Aristides de Sousa Mendes do Amaral e Abranches was an Portuguese consul stationed in Bordeaux, France. It can be easily said that he was a heroic figure who prioritized ethical awareness over the dictates of the law of a Fascist state.
When Germany started invading France in June 1940, he found himself confronted with the reality of thousands of refugees outside the Portuguese consulate who were in desperate need of visas, to escape the horrors of the Nazi war machine.
Portugal was officially neutral, yet unofficially pro-Hitler, but their visa would allow them safe passage through Spain to Lisbon, from where they could find ways to travel to other parts of the globe. A directive was issued under the dictatorial rule of Antonio de Oliveira Salazar, issued a directive “Circular 14″ – to all its diplomats to deny safe haven to refugees, including explicitly Jews, Russians, and stateless persons who could not freely return to their countries of origin.
Aristides chose to defy these inhumane orders and follow his conscience instead. “I would rather stand with God against Man than with Man against God,” he declared. He issued thousands of visas (estimated up to 30.000) during that time, signing them himself and working 24/7 especially from June 12-23, 1940.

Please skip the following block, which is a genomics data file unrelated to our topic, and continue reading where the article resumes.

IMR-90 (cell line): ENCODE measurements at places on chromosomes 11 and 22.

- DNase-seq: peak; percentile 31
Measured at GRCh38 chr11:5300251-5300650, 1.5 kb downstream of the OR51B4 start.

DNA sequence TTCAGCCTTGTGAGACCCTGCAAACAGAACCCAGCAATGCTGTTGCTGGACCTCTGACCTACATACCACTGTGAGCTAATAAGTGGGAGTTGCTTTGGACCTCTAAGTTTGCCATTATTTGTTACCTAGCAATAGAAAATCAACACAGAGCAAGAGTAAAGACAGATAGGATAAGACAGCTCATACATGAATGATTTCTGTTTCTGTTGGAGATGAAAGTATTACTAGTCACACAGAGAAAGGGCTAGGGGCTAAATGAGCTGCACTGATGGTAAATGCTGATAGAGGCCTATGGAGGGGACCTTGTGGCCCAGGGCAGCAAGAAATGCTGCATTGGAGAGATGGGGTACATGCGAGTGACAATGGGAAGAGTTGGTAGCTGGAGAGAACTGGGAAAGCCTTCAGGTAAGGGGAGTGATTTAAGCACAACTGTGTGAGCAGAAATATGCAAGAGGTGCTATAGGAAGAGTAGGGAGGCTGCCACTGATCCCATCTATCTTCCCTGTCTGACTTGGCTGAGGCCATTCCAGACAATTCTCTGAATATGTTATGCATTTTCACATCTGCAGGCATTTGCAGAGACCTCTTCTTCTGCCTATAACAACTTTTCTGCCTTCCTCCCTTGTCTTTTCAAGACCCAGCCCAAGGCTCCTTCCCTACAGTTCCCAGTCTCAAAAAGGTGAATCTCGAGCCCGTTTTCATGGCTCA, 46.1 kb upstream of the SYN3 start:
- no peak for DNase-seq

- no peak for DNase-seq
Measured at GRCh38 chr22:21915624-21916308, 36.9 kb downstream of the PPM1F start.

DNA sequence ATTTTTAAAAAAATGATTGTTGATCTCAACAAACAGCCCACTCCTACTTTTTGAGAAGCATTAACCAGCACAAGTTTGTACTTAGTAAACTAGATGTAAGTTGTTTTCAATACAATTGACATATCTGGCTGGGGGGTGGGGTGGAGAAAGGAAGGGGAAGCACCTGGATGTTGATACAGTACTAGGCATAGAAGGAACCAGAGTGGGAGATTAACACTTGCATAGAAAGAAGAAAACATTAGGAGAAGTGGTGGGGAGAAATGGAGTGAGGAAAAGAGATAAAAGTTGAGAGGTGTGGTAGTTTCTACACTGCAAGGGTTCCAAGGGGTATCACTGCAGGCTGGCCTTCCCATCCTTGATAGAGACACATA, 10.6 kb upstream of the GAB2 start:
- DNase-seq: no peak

This heroic feat was characterized by the Holocaust historian Yehuda Bauer as “perhaps the largest rescue action by a single individual during the Holocaust.”
The Portuguese government figured eventually out what was happening and he was ordered to return home. He was stripped of his diplomatic position and forbidden from earning a living and his fifteen children were blacklisted from university or finding meaningful work. He and his family were crushed and destroyed.
He defied direct orders, exhibited courage, moral rectitude, unselfishness, and self-sacrifice by issuing visas to all refugees regardless of nationality, race, religion or political opinions.
There are certain moments in our life that define who we are and how we will be seen in the future. He was living in poverty for the rest of his live and died without even owning decent clothes to be buried in them. But his legacy stayed and got stronger with time. His name got cleared and his actions became a moral example of acting against intolerance, racism and genocide no matter the circumstances.
“I could not have acted otherwise, and I therefore accept all that has befallen me with love.”
– Aristides de Sousa Mendes